The worm turned mid week. By the end of the week, the Dow and S&P were up and the NASDAQ survived a ferocious dip and was almost back to even. The bond market was hammered on Thursday and took another hit on Friday. The market said, "Oops, the economy is not weak; it is strong!" When one considers the seven month rally in bonds, it is clear that stocks have gotten very cheap. Yes, it is true that all assets have been bid up over the years as rates have come down. Price to earnings ratios are at historically high levels. However, there is not going to be a dramatic deflation until bond rates move much higher or until it is clear that inflation is so high that rates must go up.

Money poured into stocks and the market rallied Thursday and Friday. Economically sensitive stocks such as energy, transports and semi-conductor stocks including TXN lead the way. Interest sensitve stocks such as retailers, utilities and banks performed relatively poorly. In light of these circumstances one must look around the tech sector to see what is happening.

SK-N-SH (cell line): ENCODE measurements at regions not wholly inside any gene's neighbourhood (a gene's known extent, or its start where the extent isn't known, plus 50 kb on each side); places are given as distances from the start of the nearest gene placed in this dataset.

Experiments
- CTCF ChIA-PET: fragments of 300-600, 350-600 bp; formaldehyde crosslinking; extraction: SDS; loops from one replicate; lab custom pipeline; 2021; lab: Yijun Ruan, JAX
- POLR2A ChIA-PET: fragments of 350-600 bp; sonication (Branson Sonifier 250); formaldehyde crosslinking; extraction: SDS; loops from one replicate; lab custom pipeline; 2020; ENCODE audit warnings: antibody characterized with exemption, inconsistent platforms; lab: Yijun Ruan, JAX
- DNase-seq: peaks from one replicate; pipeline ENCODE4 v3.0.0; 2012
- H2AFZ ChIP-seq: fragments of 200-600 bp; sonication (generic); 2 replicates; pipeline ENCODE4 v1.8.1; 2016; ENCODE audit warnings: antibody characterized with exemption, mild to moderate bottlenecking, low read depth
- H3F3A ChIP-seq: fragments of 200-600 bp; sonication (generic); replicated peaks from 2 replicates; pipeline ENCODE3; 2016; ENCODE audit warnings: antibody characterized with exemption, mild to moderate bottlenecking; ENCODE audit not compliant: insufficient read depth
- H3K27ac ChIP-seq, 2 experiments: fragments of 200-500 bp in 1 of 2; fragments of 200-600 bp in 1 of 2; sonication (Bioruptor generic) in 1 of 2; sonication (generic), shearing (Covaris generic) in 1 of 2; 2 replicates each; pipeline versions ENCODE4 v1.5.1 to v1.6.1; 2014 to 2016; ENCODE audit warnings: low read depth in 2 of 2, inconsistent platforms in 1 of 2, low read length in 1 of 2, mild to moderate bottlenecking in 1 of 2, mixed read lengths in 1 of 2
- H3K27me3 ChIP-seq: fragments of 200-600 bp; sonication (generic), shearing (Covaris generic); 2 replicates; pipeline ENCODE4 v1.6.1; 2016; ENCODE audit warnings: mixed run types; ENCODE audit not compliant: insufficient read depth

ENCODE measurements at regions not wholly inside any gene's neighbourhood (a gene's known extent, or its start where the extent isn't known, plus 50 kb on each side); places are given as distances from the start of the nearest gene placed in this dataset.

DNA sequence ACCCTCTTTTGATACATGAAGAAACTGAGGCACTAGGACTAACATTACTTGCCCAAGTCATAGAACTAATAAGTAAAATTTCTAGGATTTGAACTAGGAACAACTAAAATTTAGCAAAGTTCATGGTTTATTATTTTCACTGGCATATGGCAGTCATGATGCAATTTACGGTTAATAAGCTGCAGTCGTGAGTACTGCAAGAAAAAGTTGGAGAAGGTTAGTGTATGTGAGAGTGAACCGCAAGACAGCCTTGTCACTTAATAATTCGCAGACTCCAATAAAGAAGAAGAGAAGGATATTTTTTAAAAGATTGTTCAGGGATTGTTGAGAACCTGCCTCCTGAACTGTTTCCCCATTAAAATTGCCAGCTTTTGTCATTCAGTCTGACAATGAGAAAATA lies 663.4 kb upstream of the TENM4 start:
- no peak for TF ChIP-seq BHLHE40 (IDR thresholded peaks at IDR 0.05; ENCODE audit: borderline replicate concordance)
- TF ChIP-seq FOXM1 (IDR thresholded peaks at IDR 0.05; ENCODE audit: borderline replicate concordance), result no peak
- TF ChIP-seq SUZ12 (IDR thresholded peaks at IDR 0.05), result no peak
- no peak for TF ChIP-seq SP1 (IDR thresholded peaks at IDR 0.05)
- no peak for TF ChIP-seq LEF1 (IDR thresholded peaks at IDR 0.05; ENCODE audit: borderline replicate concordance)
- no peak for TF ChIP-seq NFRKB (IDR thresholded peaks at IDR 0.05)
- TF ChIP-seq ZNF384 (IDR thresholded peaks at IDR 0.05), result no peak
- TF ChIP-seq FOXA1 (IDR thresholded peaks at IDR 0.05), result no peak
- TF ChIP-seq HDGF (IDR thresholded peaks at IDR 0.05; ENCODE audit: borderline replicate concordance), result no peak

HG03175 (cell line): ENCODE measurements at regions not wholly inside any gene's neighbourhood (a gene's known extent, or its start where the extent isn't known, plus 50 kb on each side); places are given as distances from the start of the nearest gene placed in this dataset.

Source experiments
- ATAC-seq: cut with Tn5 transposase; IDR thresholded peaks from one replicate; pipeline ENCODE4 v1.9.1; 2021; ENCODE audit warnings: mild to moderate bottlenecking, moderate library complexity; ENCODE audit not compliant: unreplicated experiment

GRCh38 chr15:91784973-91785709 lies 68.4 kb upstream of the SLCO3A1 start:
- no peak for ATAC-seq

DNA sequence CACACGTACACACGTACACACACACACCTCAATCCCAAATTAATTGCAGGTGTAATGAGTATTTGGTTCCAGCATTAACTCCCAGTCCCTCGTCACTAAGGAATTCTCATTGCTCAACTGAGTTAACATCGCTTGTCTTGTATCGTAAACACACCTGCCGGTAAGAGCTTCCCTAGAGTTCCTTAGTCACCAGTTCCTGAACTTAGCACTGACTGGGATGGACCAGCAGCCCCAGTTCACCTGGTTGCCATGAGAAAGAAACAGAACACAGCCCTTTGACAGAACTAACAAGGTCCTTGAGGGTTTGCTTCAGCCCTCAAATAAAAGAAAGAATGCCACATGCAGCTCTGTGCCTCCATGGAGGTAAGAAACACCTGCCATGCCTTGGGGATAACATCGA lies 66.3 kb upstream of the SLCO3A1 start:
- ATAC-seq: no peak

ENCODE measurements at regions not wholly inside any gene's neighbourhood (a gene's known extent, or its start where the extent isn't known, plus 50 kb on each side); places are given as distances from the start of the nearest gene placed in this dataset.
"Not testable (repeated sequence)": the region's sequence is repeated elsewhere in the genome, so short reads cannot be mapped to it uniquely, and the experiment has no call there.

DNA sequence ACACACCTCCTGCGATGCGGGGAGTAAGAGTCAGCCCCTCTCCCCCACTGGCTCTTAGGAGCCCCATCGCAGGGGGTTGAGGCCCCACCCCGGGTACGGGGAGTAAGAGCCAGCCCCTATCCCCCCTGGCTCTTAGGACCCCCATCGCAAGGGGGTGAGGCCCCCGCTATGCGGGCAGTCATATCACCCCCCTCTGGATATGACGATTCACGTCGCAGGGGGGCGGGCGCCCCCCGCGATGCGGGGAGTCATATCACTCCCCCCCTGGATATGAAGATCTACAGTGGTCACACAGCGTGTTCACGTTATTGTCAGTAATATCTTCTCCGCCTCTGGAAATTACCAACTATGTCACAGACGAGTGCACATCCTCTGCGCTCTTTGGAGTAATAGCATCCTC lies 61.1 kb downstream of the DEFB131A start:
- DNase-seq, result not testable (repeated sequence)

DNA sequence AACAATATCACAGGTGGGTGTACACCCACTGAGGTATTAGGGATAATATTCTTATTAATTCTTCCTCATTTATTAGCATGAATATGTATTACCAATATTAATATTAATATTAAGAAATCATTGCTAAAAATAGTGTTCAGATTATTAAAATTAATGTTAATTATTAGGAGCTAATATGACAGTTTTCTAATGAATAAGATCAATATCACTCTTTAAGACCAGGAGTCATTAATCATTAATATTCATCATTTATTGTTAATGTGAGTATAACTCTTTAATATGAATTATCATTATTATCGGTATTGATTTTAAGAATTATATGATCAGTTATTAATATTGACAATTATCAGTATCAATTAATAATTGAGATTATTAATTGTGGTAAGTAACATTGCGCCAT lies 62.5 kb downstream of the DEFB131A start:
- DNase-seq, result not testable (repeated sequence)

For months, Nokia, Motorola, QCOM, TXN and others have been making deals. VZ, SBC, FON, BLS and others have been buying equipment and/or whole companies. FON and NXTL are just two of many companies to have made major equipment decisions. In the case of FON and NXTL, they are moving hard and fast to offer 3G level phone services as quickly as possible. QCOM will benefit and Motorola may lose a little market share as the NXTL iDen system will be scrapped by 2008. The new PoC QCOM based system is almost as good as PTT (push to talk) and it will be used by many service providers. Don't count MOT out. This company is focused by new management. MOT is selling TV set top boxes (Dual tuner PVR's with many TIVO features) and has introduced well received new phone models.